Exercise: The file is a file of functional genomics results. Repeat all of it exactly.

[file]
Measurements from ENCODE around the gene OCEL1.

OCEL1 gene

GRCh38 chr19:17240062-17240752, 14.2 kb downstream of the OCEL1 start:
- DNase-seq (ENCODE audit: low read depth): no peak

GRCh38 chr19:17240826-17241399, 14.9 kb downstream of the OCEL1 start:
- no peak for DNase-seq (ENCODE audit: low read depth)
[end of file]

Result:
Measurements from ENCODE around the gene OCEL1.

OCEL1 gene

GRCh38 chr19:17240062-17240752, 14.2 kb downstream of the OCEL1 start:
- DNase-seq (ENCODE audit: low read depth): no peak

GRCh38 chr19:17240826-17241399, 14.9 kb downstream of the OCEL1 start:
- no peak for DNase-seq (ENCODE audit: low read depth)